6. To this end, I would like to see more emphasis on “guaranteeing our economic and social rights”, “protecting the right to a safe, clean, healthy and sustainable environment” and “ensuring the indivisibility of rights” in the draft resolution. According to the OECD while “Covid-19 spending presented an opportunity to enhance climate policy efforts, … evidence shows that it did not quite live up to the promise of ‘building back better’. Only around a third of total recovery spending was environmentally friendly, and almost 15% of total recovery spending went towards environmentally harmful activities”. We should therefore push for better impact assessment mechanisms in our member States. Both the OECD and the Council of Europe should consider capacity building programmes in members States for impact assessment mechanisms with a strong human rights perspective, taking into account economic, social and environment rights simultaneously, strengthening capacity towards achieving the SDGs, mainstreaming gender-sensitive budgeting, building resilience and ensuring the inclusivity of the processes. This would allow a better scrutiny of fiscal programmes and ensure that fiscal policies do not open up the gap between the rights enshrined in our legal documents and the fiscal choices. (Amendments B, C and H)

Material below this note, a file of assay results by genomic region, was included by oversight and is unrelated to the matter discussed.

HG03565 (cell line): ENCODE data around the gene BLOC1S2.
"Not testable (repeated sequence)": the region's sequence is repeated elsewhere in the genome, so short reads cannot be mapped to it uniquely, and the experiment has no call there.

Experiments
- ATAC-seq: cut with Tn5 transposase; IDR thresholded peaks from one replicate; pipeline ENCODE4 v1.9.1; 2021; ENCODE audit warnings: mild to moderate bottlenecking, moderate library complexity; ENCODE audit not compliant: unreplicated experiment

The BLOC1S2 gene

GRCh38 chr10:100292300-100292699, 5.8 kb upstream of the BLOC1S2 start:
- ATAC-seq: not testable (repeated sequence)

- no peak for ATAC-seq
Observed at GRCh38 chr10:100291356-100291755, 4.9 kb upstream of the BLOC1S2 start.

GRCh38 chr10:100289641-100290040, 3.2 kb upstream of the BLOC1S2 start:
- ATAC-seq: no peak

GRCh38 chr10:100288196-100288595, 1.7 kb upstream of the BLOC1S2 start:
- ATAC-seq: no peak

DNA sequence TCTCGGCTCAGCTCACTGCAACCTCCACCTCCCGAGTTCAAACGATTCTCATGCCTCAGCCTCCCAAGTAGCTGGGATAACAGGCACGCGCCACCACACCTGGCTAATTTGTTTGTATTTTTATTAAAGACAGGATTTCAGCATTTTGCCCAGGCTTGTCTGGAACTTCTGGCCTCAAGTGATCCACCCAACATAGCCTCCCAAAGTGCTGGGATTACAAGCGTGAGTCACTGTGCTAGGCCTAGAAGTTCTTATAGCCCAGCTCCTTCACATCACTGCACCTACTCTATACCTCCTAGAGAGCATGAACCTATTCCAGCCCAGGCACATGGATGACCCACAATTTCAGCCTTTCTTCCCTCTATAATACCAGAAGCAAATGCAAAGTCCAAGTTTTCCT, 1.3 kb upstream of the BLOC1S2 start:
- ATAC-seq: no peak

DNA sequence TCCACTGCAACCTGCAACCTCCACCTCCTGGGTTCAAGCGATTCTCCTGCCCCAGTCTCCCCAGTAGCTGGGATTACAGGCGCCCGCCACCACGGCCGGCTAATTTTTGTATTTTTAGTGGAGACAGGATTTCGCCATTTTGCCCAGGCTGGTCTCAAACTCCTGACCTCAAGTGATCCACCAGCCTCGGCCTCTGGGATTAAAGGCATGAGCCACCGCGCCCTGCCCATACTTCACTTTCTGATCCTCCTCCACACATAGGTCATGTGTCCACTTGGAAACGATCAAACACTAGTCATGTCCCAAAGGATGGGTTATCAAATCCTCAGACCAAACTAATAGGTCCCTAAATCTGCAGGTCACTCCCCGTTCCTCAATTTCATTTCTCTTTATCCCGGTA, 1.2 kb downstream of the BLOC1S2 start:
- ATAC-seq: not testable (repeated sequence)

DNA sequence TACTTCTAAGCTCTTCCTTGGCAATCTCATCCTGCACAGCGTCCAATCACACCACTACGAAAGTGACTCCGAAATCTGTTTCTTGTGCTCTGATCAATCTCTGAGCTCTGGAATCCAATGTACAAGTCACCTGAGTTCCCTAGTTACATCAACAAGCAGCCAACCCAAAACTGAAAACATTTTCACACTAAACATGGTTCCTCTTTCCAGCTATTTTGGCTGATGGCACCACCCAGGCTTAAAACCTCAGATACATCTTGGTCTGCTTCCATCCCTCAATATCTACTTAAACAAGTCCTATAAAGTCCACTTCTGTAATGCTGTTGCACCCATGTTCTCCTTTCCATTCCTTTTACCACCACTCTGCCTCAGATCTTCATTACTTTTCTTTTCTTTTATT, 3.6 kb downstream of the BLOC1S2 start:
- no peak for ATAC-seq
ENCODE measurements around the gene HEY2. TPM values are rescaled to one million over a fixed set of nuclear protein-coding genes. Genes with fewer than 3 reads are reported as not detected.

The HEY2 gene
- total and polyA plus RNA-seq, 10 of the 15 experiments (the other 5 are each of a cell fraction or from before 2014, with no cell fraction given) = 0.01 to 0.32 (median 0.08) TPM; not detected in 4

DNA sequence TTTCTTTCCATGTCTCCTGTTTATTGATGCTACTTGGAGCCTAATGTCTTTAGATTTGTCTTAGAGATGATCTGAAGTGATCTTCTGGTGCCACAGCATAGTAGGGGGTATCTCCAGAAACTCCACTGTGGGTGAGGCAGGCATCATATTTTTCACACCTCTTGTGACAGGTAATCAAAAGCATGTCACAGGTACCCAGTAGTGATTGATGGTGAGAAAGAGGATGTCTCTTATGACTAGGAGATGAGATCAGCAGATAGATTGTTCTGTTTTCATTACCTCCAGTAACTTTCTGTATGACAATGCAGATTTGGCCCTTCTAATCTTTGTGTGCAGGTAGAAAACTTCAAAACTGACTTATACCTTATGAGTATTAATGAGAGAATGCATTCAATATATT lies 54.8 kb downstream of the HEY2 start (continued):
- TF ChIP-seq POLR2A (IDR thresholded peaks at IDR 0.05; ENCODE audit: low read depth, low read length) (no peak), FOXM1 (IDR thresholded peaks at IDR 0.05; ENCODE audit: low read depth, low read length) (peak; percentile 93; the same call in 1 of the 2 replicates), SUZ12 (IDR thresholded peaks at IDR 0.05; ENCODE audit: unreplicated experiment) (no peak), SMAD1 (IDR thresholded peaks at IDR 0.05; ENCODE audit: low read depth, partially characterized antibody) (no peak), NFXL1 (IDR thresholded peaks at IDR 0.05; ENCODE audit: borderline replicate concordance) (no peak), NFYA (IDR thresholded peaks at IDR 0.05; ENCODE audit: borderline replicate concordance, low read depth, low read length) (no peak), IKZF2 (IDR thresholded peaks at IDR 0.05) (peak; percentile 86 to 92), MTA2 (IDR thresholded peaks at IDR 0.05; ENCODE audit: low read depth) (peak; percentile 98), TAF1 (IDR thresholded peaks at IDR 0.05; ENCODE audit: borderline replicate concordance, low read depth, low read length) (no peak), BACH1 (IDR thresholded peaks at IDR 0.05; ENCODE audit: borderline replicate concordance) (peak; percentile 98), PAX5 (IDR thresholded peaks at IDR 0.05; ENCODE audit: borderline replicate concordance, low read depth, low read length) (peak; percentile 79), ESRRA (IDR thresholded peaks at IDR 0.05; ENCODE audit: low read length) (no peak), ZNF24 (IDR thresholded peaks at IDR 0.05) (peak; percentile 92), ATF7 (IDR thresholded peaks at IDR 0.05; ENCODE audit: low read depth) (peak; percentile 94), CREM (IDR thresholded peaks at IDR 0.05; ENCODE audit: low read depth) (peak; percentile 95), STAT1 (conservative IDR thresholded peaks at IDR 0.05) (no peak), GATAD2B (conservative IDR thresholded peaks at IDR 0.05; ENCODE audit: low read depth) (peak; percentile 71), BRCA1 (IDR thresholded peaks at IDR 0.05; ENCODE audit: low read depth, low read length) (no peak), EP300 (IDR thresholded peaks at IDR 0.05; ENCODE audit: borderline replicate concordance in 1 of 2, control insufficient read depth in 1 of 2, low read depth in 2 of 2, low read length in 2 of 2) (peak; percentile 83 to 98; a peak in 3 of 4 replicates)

7. In this context, we should applaud the OECD’s perseverance in forging the consensus for the Inclusive Framework to address taxation problems arising from the digitalisation of the global economy. This Inclusive Framework, endorsed by 138 countries and jurisdictions, provides a solid basis for agreeing final implementation modalities, reforming as necessary national taxation rules and enlarging the circle of virtuous countries (now more than 40) that already implement the global minimum tax for large multinational enterprises in the digital field. Entrepreneurial and dynamic State is what we need to secure resilient by design approaches to economic development. We should therefore encourage the OECD to complete the set of measures foreseen under the two-pillar solution for implementing the global minimum tax – together with efforts to build tax capacity in developing countries so that they could benefit fully from the new taxation rules. (Amendment A)
8. On a final note, I wish to stress the need to pay more attention to youth participation: as the OECD notes, younger people tend to trust government less than other population groups do. The Assembly resolution should underline the critical need to focus on building this trust among the young. A youth-focus in policy design and the communication of it with the public is necessary so the young do not slip into the hands of populists while they are building up their personalities and political affiliations. This would have significant implications on the design of social and labour market policies, notably to ease the pain of the cost-of-living crisis and to tackle more effectively discrimination based on social origin.